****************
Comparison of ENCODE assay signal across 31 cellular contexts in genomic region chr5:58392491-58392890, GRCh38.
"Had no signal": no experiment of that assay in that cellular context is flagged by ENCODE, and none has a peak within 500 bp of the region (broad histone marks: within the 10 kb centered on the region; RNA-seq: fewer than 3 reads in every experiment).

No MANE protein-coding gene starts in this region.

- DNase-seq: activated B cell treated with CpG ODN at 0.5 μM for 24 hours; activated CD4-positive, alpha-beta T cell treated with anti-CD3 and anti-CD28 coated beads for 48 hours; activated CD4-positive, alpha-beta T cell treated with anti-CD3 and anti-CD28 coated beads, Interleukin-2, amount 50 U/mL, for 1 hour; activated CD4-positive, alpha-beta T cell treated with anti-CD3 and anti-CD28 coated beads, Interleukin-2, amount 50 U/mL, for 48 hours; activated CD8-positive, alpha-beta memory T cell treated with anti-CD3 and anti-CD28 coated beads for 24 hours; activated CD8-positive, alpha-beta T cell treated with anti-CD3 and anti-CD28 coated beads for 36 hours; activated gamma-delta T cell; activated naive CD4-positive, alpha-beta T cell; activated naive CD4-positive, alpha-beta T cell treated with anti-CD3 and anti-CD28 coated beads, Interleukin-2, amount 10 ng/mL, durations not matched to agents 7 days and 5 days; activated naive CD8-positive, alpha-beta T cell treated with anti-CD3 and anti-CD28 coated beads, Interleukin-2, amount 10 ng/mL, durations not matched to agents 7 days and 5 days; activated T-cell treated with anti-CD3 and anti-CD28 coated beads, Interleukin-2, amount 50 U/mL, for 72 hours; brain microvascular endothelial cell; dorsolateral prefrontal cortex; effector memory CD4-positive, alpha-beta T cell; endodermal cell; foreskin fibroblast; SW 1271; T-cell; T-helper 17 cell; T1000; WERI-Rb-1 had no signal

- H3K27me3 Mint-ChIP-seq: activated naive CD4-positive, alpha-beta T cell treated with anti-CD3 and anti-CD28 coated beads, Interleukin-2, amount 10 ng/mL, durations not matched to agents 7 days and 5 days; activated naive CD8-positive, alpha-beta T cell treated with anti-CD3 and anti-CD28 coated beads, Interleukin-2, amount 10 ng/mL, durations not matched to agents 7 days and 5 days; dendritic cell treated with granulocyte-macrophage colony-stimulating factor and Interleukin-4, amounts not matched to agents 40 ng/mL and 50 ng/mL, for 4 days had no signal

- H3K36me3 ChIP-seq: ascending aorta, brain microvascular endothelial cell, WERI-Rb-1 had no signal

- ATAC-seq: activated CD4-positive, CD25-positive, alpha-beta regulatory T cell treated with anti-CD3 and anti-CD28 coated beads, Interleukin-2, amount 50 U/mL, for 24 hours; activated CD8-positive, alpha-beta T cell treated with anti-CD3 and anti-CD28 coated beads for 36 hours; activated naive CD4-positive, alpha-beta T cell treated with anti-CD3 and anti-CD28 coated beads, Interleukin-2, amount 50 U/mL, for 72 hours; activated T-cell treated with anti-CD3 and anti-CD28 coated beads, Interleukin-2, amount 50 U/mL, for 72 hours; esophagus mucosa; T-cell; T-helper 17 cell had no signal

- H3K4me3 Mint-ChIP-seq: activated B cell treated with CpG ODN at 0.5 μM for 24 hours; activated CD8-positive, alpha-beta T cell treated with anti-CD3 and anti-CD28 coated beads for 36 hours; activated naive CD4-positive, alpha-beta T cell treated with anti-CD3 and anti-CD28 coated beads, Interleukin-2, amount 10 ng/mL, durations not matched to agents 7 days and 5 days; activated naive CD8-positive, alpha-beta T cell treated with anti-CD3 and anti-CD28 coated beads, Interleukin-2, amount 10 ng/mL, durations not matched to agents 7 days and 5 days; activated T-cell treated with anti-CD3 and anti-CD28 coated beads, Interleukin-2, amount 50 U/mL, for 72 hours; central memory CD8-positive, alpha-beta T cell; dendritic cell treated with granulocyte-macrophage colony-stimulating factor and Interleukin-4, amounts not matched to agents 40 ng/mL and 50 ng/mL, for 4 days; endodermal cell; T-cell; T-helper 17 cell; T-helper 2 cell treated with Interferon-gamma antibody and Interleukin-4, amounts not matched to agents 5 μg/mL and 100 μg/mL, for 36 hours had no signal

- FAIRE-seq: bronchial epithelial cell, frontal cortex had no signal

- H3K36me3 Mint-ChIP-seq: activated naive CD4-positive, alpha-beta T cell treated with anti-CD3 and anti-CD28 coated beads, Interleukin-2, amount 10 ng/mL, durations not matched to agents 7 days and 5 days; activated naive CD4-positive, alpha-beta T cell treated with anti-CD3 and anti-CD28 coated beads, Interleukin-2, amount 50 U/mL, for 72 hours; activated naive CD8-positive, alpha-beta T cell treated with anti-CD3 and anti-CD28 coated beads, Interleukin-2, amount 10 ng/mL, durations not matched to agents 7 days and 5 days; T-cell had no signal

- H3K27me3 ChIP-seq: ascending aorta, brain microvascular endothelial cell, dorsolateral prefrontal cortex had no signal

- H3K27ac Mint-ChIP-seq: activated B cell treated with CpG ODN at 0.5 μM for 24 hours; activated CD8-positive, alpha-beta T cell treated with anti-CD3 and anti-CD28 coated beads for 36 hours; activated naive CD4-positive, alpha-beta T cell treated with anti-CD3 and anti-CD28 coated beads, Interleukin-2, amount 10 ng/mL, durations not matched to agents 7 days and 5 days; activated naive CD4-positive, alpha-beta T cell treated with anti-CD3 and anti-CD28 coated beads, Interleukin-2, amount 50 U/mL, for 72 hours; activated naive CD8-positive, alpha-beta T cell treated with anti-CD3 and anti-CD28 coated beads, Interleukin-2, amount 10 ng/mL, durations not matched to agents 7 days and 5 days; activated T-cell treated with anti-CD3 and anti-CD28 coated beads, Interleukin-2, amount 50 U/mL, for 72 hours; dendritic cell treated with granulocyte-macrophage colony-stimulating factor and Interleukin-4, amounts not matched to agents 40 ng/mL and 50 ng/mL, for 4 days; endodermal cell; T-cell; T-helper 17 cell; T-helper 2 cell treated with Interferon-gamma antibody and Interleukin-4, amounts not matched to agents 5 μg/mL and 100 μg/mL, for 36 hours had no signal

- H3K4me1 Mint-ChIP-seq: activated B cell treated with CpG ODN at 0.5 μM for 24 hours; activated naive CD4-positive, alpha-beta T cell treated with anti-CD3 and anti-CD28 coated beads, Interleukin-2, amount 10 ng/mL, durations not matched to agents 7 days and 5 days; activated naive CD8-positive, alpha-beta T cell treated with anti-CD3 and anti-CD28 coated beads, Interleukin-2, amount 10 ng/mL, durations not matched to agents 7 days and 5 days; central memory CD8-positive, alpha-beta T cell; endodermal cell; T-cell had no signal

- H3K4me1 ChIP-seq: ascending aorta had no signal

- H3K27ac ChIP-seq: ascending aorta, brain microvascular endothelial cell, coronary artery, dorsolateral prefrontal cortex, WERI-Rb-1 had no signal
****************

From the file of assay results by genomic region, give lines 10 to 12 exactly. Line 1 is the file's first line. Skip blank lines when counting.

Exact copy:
- H3K36me3 Mint-ChIP-seq: activated naive CD4-positive, alpha-beta T cell treated with anti-CD3 and anti-CD28 coated beads, Interleukin-2, amount 10 ng/mL, durations not matched to agents 7 days and 5 days; activated naive CD4-positive, alpha-beta T cell treated with anti-CD3 and anti-CD28 coated beads, Interleukin-2, amount 50 U/mL, for 72 hours; activated naive CD8-positive, alpha-beta T cell treated with anti-CD3 and anti-CD28 coated beads, Interleukin-2, amount 10 ng/mL, durations not matched to agents 7 days and 5 days; T-cell had no signal

- H3K27me3 ChIP-seq: ascending aorta, brain microvascular endothelial cell, dorsolateral prefrontal cortex had no signal

- H3K27ac Mint-ChIP-seq: activated B cell treated with CpG ODN at 0.5 μM for 24 hours; activated CD8-positive, alpha-beta T cell treated with anti-CD3 and anti-CD28 coated beads for 36 hours; activated naive CD4-positive, alpha-beta T cell treated with anti-CD3 and anti-CD28 coated beads, Interleukin-2, amount 10 ng/mL, durations not matched to agents 7 days and 5 days; activated naive CD4-positive, alpha-beta T cell treated with anti-CD3 and anti-CD28 coated beads, Interleukin-2, amount 50 U/mL, for 72 hours; activated naive CD8-positive, alpha-beta T cell treated with anti-CD3 and anti-CD28 coated beads, Interleukin-2, amount 10 ng/mL, durations not matched to agents 7 days and 5 days; activated T-cell treated with anti-CD3 and anti-CD28 coated beads, Interleukin-2, amount 50 U/mL, for 72 hours; dendritic cell treated with granulocyte-macrophage colony-stimulating factor and Interleukin-4, amounts not matched to agents 40 ng/mL and 50 ng/mL, for 4 days; endodermal cell; T-cell; T-helper 17 cell; T-helper 2 cell treated with Interferon-gamma antibody and Interleukin-4, amounts not matched to agents 5 μg/mL and 100 μg/mL, for 36 hours had no signal